In Germany the growing threat from RAF Bomber Command was being addressed. More and more four engined heavy bombers were becoming operational and the head of Bommber Command, Air Marshall Harris was determined to prove that they were a war winning weapon by themselves. The RAF had achieved devastating results at [permalink id=18311 text=”Lubeck”], a raid which had shocked the Nazi High Command. Then had come two ‘thousand bomber raids’ beginning with the raid on [permalink id=19688 text=”Cologne”].
A better co-ordinated fighter defence system, the ‘Y’ system was now brought into operation. RAF Fighter Command had pioneered the close integration of radar early warning and fighter control during the Battle of Britain. This was just the latest stage in a competing arms race between bombers and air defence technologies on both sides of the war.
Heinz Knocke was a Luftwaffe pilot assisting with the development of the new scheme. On the 22nd June 1942 he noted his impressions in his diary:
The introduction of the new “ Y ” system results in vastly improved long-distance radio communications between aircraft in flight and the ground. Operationally speaking, it will now be possible for our fighters to be located and directed by ground control at all times.
The control-room itself is in an enormous bomb-proof concrete shelter. In the centre stands a huge map of Holland on plate glass about thirty feet square. On the far side of this giant map there is a raised platform, with Air Force girls sitting at a battery of headphones and microphones. The girls receive reports of approaching enemy aircraft from radar stations along the coast, and project lights which are moved across the map to maintain a continuous plot of their positions.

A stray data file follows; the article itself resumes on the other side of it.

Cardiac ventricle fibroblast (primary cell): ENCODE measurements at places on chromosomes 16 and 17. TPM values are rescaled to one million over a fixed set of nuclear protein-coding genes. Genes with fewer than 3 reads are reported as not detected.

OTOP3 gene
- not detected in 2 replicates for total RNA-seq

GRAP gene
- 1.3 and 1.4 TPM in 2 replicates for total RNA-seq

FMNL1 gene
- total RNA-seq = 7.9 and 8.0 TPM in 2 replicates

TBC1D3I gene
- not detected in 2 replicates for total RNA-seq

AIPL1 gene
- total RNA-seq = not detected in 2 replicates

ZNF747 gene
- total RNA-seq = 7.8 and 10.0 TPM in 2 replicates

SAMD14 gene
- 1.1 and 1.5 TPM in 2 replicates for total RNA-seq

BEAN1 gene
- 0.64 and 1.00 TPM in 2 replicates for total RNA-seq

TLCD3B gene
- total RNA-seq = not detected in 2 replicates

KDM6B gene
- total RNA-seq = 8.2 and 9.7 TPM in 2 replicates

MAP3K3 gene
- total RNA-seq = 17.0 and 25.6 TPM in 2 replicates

Other girls locate our own lighters by means of the “ Y ” system, and plot their positions on the map also.
In front of this map there is another raised platform, equipped with a complicated arrangement of microphones and switches. From here every single fighter formation can be directed by ground-control officers individually by ultra-short-wave radio telephone. A glance at the map is all that is required to obtain a complete picture of the changing situation at any given moment.
The entire scene is presided over by the Division Commander sitting at the control desk with his Senior General Staff Officer and Chief Intelligence Officer.
Approximately 1,000 officers, N.C.O.s, soldiers, technicians, meteorologists, administrative officials, and a large number of very pretty girls keep this fighter control headquarters functioning as a directing brain by day and night.